- The Smartest Kids in the world and how they got that way by Amanda Ripley
As you can see, I have included a lot of titles from my 2014-2015 reading list but I did leave off several this year. Unlike in previous years, this reading list doesn’t include too many books that are longer than 600 pages. I’m hoping that I’ll be able to read most of this list over the course of the next two years but I also know that I’m sure to add titles to the list as new books come across my path. Hopefully, I will post some capsule reviews of the books I’ve read so far in 2015 soon. What about you, dear readers? Are you reading anything particularly interesting so far in 2015? Any big reading plans? Feel free to comment below and thanks again for joining me here at the pond.
It is time, dear readers, for a wrap-up on my reading list progress from 2014. I did pretty well in 2014, reading 33 books is no joke, but, I wish I could’ve read more, as usual. As I’ve discussed in previous posts about books, I feel that there are seasons of reading and that when I think of a year I usually think of one or two particular books first. For me, 2014 was definitely the year of Moby Dick, Aldo Leopold, and Herland. Because I didn’t manage to blog as I read, I don’t have previous posts with reviews to link to, I just have the original list I made. Instead, I will endeavor to do some super-duper short capsule reviews for each book below with an extra sentence or two for the books I feel really stuck with me.
- A Sand County Almanac by Aldo Leopold
This book was profoundly special for me. Leopold’s vision, wisdom, and accessible prose were a delight. This should be required reading for every conservation class. There were so many quotable passages that I have pages copied out in my reader’s journal. I hope to put these quotable quotes up on my blog later this year. Even though I haven’t been much of a gardener, his essays in here really felt like a call to spades and have inspired me to try to turn our own little plot of land into more of an oasis of native plants, even if it will be a tiny one.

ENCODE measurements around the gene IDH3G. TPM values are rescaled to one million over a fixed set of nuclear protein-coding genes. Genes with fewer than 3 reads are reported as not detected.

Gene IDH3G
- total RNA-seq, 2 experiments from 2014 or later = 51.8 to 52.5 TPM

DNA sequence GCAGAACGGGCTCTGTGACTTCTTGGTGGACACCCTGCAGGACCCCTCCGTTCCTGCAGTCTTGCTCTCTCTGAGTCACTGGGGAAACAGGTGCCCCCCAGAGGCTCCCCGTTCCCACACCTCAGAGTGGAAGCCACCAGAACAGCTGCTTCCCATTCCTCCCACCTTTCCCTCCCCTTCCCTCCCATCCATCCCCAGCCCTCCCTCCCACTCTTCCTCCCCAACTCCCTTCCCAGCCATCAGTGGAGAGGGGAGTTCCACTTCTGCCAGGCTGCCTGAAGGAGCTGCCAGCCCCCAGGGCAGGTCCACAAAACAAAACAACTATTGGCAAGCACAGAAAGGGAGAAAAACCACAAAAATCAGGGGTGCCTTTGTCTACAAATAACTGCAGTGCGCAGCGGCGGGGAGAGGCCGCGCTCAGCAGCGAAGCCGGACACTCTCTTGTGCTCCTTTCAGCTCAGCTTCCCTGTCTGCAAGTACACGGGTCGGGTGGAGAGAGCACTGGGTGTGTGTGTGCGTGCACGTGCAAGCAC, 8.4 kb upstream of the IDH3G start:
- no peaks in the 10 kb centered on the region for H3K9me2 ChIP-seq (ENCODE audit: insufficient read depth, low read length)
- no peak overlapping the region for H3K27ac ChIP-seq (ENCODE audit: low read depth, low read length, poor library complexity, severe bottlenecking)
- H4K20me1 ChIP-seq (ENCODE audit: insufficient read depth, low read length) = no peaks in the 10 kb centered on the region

- Eats, Shoots, and Leaves: The Zero Tolerance approach to Punctuation by Lynn Truss
Witty, charming, and educational this book is a must-read for everyone who loves language and clear communication.
- Queen Victoria’s Book of Spells by Ellen Datlow and Terri Windling
Another enchanting entry in their canon of fairy tale anthologies, I love this collection of gas lamp fantasy.
- Orison by Daniel Swenson
The adventure of a young thief named Story who is trying to survive in the city of Calushain after her brother gets them in a bind, while simultaneously avoiding the notice of the Dragon gods, is a page-turning piece of sharply crafted narrative that left me wanting more. The pacing is perfect, the characters feel real, and the world clearly has deep roots that you can feel supporting every page. I can hardly wait for the sequel.